Contrary to Kentucky Sen. Rand Paul’s notion that he is the only Republican to go into the lion’s den of a college campus, conservatives have been going to U.C. Berkeley since the 1980s when both Rep. Jack Kemp (R-N.Y.) and Jeane Kirkpatrick came. (While a student there, I also heard then-Israeli ambassador to the U.N. Benjamin Netanyahu face down an angry audience.) Kemp’s appearance, in particular, vividly demonstrates what an actual courageous conservative does in unfriendly territory.
Unlike Paul, Kemp dressed in a jacket and tie (with his tell-tale collar bar), not baggy jeans. He was a U.S. congressman and wasn’t going to insult students by pretending to be an undergrad who’d just rolled out of bed.
Unlike Paul, he did not tell the crowd how his party colleagues were old and unlikable.
Unlike Paul, Kemp talked mainly about the promise of free market conservatism, the dignity of work and the blessings of private property ownership. He went to the core of conservatism, defended it and explained why students and the whole society should embrace it.
Unlike Paul, Kemp did not revel in students’ anti-government, paranoid visions. He was sunny and optimistic, as he almost invariably was.
Unlike Paul, Kemp did not select questions gathered in advance. He took all comers.
In short, when Jack Kemp went to Berkeley 30 years ago, he did not promote himself at the expense of conservatism or his party, nor did he talk about only the issues about which he knew students already agreed with him. True intellectual integrity comes in telling audiences what you believe in order to enlighten and persuade, not to try to ingratiate oneself by concealing the views that might turn off a particular audience. It’s hard to talk to kids about pot legalization one day and Christian conservatives about opposition to gay marriage the next without both audiences sensing you are hiding the ball.
Paul made a trip to Israel last year, for example, but over the months that followed he reverted to his true isolationist views (e.g. containment of Iran, bashing evangelical Zionists); pro-Israel conservatives knew enough to sense when he was being sincere. He’d like to claim (to conservative critics) he’s a Reagan conservative on foreign policy, but his aversion to military spending, sympathy for despots and desire to “nation build at home” (all of which he might want to sell to college kids) is decidedly un-Reagan-like. And he was wary of criticizing Vladimir Putin — until conservatives complained.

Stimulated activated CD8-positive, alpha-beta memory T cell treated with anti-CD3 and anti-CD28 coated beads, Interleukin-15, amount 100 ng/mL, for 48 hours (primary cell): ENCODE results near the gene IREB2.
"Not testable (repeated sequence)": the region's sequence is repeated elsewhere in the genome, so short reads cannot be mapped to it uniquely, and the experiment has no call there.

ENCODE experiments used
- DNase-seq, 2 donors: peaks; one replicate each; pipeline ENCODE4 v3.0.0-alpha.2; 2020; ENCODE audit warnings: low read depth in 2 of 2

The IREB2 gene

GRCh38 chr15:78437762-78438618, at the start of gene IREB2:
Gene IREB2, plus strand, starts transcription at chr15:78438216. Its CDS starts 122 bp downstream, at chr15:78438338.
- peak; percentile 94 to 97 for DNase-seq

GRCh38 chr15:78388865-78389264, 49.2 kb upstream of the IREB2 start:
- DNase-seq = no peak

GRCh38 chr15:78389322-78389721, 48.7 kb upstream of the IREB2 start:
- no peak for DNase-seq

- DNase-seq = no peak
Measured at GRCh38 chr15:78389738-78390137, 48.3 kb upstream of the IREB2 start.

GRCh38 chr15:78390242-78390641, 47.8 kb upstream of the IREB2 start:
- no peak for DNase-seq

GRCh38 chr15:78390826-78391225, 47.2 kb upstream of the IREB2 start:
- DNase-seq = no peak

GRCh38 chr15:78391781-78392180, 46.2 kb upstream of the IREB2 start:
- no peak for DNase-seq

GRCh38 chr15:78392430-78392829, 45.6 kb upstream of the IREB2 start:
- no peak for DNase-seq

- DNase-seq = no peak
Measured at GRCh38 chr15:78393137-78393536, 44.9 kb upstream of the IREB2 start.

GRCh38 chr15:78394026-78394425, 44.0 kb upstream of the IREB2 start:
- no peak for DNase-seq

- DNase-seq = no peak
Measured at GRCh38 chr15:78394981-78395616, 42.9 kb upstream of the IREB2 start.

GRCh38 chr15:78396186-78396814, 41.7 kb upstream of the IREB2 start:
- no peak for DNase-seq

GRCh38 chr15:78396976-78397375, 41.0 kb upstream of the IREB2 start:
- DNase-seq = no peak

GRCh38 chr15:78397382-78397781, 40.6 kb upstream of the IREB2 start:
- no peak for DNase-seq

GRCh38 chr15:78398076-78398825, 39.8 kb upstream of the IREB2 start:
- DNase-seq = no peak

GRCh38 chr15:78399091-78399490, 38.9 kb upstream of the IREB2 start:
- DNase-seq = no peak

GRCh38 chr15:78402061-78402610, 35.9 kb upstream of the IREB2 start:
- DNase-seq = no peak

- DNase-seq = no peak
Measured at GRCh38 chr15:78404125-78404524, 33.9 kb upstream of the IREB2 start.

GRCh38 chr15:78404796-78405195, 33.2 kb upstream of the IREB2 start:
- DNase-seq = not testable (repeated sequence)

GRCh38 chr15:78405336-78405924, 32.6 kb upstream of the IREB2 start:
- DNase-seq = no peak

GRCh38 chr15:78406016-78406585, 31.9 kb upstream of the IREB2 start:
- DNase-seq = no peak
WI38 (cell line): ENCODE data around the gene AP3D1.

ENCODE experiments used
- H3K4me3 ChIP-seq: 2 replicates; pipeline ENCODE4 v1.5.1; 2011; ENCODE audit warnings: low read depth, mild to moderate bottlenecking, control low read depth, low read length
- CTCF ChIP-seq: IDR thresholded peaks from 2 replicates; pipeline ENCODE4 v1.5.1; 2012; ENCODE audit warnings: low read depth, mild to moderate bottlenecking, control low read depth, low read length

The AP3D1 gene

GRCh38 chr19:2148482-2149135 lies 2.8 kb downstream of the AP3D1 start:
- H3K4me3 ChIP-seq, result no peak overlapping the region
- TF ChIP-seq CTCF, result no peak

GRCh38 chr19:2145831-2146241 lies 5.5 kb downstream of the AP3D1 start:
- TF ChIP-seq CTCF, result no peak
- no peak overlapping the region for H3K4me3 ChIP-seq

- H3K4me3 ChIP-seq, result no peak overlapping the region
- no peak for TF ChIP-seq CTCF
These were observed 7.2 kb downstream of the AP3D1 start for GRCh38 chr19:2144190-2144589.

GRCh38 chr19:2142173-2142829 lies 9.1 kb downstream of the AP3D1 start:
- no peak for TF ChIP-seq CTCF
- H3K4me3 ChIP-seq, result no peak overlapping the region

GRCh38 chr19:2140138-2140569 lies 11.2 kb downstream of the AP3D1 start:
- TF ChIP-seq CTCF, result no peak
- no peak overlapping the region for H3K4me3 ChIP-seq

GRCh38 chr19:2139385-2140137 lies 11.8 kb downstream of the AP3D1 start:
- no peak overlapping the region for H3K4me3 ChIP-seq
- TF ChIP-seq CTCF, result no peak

Paul’s lack of forthrightness about conservative policies and solutions when it might prove uncomfortable — the desire to be something very different than what he’ll be in Iowa or New Hampshire — is what is deeply troubling (as is his poppycock about the National Security Agency and his excessive concern for terrorists at cafes). In the ’70s and ’80s, Ronald Reagan and Kemp went about the hard work of convincing habitual Democrat voters that conservatism might be in their interests. In contrast, Paul seems to be affirming bad impulses on the hard left and suggesting that conservatism is all about aversion to national security.
At least Paul’s father was candid about what he believed (which meant he wouldn’t be president) without sizing up what his audience wanted to hear. (Rand Paul, in this regard, is more like Hillary Clinton, who is happy to cater to the whims of each audience — be it filled with liberal feminists or hedge fund tycoons. She can be anti-war or pro-defense, whatever you’d like.)
No wonder the mainstream media eats this up. Paul is simultaneously playing to the hard left’s anti-defense sentiments (although it is not clear if he still thinks Edward Snowden is today’s Martin Luther King Jr.) while trying to discredit mainstream Republicans. In fact, if he keeps this up he’ll have his own MSNBC show.